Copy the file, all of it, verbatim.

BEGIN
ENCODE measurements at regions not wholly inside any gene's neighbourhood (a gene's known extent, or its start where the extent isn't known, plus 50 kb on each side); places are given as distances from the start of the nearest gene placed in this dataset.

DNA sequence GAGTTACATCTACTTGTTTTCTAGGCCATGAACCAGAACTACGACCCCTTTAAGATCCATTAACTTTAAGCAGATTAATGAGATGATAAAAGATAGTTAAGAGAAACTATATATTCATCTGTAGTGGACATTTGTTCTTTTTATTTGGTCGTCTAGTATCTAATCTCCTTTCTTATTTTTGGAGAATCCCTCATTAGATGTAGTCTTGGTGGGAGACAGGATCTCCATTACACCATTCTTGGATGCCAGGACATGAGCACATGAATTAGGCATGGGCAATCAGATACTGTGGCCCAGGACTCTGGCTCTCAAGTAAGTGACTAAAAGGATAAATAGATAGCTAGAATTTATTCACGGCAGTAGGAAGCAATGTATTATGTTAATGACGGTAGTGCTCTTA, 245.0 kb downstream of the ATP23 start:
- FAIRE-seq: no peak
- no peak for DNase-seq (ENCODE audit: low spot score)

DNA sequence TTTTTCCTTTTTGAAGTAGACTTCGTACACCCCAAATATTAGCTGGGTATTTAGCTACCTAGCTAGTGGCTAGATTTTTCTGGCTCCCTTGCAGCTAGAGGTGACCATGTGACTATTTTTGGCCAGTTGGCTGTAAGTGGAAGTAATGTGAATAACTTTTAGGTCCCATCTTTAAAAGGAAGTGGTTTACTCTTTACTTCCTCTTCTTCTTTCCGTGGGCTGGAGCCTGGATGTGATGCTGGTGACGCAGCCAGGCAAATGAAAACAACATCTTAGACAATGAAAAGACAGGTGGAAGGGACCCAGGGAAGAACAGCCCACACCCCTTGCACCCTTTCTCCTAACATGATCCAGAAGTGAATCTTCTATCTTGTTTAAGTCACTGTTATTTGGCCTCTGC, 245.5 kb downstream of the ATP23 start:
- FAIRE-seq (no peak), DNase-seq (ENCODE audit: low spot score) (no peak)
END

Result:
ENCODE measurements at regions not wholly inside any gene's neighbourhood (a gene's known extent, or its start where the extent isn't known, plus 50 kb on each side); places are given as distances from the start of the nearest gene placed in this dataset.

DNA sequence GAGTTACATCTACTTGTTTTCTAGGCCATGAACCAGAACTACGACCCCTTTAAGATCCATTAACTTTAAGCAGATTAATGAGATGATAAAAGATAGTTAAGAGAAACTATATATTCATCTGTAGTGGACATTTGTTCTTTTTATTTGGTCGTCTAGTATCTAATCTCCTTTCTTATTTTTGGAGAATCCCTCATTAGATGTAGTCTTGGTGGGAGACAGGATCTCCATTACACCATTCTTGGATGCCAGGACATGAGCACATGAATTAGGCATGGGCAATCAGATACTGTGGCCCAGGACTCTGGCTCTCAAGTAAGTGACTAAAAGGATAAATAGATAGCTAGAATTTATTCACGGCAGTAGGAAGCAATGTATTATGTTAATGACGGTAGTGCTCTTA, 245.0 kb downstream of the ATP23 start:
- FAIRE-seq: no peak
- no peak for DNase-seq (ENCODE audit: low spot score)

DNA sequence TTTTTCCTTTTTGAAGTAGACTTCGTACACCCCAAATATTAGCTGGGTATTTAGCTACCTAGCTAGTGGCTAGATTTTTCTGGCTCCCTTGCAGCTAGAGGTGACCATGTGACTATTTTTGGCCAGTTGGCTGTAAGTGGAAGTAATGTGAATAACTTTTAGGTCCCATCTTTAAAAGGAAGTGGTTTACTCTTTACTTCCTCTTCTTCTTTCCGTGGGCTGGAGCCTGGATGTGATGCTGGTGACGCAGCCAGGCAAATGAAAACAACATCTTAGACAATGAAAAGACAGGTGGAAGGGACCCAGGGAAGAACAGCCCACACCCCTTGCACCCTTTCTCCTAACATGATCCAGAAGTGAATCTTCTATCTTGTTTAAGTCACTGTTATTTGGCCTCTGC, 245.5 kb downstream of the ATP23 start:
- FAIRE-seq (no peak), DNase-seq (ENCODE audit: low spot score) (no peak)